by Sal Provensano
This M113 is an armored personnel carrier that served with Army units in Vietnam, (1968), and was used as a “reconnaissance by force” tool.
Eventually, the white stars and lettering were removed or subdued to eliminate “aiming points”. No matter how they tried, officers could never cut down on the practice of “personalization”, known also as graffiti.
Note the concertina wire and chain link fence attached to the front of the vehicle. These were used to dissuade attackers from infiltration at night as well as provide protection from RPGs as they would detonate when hitting the fence which was placed in front of the vehicle at bivouac sites. Units also attached a variety of personal gear to the vehicle when on maneuvers hence the “C” rats, Alice unit, camouflage cover, and grenade launcher.
The M113 is a very versatile armored personnel carrier born out of necessity during the Vietnam Conflict. Originally intended to be a front line armored personnel carrier to deploy infantry units like the Abrams Fighting Vehicle does today, the armor proved too thin to protect against RPGs and the vehicle design structurally unable to withstand blasts from mines placed along roads.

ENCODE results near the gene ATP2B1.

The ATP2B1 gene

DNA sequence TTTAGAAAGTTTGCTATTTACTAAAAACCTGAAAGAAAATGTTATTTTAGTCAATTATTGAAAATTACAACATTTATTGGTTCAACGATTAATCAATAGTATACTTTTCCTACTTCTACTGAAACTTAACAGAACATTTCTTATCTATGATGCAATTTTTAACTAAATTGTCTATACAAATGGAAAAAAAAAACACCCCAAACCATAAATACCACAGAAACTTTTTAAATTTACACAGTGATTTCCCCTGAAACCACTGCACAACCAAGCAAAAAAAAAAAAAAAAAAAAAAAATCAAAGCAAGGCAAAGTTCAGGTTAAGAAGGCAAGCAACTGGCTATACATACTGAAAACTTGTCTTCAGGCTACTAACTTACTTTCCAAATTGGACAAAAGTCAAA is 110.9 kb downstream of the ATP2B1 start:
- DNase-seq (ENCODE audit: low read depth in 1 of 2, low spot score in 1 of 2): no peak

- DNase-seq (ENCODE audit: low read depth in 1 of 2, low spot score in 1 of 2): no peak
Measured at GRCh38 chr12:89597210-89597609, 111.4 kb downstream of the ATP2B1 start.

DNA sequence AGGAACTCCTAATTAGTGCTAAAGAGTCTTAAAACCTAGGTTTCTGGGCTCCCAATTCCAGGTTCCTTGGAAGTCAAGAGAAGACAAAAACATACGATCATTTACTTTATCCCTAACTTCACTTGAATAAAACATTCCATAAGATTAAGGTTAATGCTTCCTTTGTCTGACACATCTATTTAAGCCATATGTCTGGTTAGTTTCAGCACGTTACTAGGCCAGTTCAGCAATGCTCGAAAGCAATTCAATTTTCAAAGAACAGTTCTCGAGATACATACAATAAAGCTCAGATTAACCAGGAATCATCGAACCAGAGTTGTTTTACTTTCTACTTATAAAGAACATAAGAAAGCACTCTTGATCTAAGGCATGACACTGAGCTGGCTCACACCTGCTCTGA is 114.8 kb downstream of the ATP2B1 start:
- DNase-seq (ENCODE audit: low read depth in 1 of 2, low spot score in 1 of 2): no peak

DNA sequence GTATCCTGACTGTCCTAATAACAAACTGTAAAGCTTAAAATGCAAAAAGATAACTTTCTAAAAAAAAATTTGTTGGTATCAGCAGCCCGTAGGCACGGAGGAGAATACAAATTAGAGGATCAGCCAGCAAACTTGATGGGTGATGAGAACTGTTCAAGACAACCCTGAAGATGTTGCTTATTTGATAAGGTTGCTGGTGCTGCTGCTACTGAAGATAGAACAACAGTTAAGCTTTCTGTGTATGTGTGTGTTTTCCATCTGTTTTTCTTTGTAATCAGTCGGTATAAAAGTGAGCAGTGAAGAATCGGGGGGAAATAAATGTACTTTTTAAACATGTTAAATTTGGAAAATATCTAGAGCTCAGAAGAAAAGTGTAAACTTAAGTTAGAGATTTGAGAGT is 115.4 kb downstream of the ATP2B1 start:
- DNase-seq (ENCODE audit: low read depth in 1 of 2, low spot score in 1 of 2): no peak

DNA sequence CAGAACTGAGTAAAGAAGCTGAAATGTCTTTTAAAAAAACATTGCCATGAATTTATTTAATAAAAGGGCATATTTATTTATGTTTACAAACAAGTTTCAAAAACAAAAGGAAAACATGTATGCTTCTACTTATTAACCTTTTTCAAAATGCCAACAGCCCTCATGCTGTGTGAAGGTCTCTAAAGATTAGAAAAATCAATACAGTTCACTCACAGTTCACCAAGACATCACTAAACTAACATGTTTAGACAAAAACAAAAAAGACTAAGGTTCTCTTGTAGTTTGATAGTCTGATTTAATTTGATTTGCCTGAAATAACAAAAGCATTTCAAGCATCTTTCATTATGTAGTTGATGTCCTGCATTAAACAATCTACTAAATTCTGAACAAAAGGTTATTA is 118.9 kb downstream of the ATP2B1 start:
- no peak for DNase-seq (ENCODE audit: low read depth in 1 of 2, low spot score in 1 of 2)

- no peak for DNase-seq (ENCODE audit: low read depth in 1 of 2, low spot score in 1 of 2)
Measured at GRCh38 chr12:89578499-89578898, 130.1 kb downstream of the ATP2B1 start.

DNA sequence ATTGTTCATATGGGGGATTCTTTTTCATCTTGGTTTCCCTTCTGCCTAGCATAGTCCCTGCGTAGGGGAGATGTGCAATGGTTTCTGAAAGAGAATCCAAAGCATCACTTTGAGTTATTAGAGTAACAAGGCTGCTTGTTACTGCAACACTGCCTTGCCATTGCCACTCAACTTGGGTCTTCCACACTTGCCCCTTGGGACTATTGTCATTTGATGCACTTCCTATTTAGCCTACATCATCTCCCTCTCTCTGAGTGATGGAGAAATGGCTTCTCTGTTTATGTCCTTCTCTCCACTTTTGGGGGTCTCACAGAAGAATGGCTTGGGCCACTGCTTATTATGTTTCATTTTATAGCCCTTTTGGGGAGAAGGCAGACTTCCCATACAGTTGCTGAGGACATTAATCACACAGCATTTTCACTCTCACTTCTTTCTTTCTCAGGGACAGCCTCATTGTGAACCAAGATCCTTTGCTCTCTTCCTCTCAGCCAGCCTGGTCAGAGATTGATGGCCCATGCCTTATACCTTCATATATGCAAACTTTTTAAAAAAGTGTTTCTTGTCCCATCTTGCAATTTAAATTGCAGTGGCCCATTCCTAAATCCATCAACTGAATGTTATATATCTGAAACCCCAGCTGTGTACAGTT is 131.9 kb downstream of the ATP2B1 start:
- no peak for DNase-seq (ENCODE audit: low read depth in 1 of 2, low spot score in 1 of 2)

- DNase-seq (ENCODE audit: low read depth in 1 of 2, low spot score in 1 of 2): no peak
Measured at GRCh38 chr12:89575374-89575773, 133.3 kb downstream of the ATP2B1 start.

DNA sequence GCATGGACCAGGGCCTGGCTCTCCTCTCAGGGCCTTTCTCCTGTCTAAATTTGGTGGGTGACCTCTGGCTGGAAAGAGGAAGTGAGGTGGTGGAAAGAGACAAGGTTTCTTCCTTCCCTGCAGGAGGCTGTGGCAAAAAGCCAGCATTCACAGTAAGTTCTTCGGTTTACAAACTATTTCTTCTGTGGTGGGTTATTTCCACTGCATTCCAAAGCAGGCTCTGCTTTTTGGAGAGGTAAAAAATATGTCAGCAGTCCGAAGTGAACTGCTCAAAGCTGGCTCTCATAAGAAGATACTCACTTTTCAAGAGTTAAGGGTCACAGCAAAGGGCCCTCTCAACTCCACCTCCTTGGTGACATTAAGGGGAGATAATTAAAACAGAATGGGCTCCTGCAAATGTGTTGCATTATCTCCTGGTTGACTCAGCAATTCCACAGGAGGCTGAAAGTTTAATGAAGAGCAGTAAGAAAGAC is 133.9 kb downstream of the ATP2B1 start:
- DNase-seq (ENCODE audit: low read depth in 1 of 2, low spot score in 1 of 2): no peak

Inexpensive to produce and effective as a troop transport offering more protection than truck carriers, it is used by many of the “free world’s” armies transporting troops from staging areas to the battle zone.
This one has the Armored Fighting Vehicle, (AFV), upgrade in order to provide better protection for the Commander’s machine gun. There are also two shields along the rear body so that defenders will be better protected while operating two M60s. These features were born of necessity in Vietnam due to “choke points” chosen along the roads by the VC that provided natural cover for ambush.
Interesting is the fact soldiers chose to ride on top of the vehicle because of its quickly gained reputation for secondary explosions that incinerated troops riding inside. Also interesting is the unwritten law that legs and feet not dangle over the edge due to traumatic amputation in the event the vehicle hit a land mine.
Photos by Phil Novak